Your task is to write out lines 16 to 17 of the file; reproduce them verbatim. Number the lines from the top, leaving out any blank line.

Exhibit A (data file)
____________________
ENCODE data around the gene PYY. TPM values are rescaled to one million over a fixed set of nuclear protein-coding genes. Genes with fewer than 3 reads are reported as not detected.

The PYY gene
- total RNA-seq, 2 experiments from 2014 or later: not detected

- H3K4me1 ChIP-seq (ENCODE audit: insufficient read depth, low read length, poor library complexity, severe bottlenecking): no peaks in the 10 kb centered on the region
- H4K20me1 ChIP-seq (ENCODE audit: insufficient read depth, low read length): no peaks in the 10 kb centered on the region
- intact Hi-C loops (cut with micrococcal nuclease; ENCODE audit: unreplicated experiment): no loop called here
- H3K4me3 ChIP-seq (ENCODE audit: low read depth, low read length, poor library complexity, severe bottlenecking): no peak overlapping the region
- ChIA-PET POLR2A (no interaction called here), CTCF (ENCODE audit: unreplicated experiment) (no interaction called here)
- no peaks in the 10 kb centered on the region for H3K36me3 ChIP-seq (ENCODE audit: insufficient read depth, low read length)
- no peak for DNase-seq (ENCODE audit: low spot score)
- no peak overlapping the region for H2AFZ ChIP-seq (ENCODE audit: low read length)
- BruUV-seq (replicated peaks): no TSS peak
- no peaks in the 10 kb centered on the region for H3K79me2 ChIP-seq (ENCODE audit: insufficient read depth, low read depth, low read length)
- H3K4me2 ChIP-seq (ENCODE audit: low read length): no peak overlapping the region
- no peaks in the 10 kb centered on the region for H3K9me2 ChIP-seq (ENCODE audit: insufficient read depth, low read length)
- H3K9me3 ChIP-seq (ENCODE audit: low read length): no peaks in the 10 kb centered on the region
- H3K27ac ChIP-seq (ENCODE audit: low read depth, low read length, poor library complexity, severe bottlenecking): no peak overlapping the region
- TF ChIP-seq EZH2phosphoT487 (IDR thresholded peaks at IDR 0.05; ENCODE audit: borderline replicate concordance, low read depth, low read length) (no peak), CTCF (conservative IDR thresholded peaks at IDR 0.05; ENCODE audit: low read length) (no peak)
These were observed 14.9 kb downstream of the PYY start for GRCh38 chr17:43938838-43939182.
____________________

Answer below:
- H3K9me3 ChIP-seq (ENCODE audit: low read length): no peaks in the 10 kb centered on the region
- H3K27ac ChIP-seq (ENCODE audit: low read depth, low read length, poor library complexity, severe bottlenecking): no peak overlapping the region